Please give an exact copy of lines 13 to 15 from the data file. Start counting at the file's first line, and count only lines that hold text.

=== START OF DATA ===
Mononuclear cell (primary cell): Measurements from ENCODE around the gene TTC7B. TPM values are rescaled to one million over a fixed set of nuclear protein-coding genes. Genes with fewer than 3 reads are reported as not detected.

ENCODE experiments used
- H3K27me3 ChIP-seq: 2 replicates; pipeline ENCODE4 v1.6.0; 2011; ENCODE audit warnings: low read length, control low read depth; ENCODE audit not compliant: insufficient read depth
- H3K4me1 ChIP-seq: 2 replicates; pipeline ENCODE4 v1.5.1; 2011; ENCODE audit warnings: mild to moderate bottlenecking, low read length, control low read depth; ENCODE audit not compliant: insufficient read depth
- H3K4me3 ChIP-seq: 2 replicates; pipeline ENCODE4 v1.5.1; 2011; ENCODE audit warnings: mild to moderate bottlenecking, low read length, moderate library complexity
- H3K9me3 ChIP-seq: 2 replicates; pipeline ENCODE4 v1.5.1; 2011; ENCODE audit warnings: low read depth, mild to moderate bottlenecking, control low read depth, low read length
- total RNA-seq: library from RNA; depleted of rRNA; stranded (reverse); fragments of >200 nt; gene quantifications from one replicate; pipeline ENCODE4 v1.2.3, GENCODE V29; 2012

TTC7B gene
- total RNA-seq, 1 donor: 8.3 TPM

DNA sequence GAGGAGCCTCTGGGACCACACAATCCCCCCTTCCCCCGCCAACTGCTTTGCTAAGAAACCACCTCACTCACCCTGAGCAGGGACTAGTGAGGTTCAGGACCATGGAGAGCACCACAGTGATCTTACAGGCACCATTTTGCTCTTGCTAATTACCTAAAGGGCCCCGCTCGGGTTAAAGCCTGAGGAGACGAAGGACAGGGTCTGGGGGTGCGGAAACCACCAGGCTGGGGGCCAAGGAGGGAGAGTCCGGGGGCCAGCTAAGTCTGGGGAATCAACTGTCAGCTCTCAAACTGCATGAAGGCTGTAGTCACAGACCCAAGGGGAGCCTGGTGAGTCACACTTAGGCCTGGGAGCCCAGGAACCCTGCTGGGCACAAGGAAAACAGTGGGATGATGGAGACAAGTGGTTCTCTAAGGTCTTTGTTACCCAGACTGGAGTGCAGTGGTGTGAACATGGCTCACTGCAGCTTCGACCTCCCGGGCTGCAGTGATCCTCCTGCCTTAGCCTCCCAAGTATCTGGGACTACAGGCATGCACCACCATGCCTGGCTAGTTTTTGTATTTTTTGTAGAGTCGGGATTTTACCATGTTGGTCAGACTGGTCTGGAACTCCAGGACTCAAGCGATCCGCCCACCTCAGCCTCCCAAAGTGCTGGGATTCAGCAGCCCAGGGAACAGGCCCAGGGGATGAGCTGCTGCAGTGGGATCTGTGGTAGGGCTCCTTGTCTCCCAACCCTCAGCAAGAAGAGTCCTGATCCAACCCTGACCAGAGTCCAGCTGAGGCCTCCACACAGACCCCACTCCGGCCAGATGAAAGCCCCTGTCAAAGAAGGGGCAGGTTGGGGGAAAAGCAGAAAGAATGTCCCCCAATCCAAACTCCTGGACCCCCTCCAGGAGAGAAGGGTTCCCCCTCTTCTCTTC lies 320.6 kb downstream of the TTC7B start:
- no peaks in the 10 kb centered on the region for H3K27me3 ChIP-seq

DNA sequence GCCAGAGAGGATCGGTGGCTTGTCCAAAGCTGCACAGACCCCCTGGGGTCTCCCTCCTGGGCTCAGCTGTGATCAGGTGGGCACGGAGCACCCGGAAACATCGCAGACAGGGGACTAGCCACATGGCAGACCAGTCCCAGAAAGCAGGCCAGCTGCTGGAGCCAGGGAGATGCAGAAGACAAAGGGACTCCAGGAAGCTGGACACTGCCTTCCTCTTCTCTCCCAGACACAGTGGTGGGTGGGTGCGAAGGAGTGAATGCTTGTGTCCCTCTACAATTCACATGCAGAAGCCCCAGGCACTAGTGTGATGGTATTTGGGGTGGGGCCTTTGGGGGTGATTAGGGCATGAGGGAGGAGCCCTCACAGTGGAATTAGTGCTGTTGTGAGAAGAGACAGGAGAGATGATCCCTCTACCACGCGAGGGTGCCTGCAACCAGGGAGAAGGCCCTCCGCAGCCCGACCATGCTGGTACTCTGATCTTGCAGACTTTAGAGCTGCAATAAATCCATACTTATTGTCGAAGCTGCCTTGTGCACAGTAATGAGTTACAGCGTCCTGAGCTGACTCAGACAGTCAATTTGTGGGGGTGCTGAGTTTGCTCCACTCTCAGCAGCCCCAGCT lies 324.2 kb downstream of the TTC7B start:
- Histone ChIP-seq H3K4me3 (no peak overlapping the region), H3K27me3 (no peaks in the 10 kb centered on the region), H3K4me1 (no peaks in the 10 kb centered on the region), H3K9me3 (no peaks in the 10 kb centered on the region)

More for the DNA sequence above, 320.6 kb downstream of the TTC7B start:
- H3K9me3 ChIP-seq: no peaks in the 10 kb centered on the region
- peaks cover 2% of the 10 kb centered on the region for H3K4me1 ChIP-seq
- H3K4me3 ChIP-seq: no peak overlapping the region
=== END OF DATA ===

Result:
- Histone ChIP-seq H3K4me3 (no peak overlapping the region), H3K27me3 (no peaks in the 10 kb centered on the region), H3K4me1 (no peaks in the 10 kb centered on the region), H3K9me3 (no peaks in the 10 kb centered on the region)

More for the DNA sequence above, 320.6 kb downstream of the TTC7B start:
- H3K9me3 ChIP-seq: no peaks in the 10 kb centered on the region